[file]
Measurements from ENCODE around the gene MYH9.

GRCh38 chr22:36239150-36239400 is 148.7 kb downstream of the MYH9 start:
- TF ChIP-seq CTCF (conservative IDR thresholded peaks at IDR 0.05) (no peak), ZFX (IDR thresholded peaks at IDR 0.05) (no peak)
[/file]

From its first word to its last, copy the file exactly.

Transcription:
Measurements from ENCODE around the gene MYH9.

GRCh38 chr22:36239150-36239400 is 148.7 kb downstream of the MYH9 start:
- TF ChIP-seq CTCF (conservative IDR thresholded peaks at IDR 0.05) (no peak), ZFX (IDR thresholded peaks at IDR 0.05) (no peak)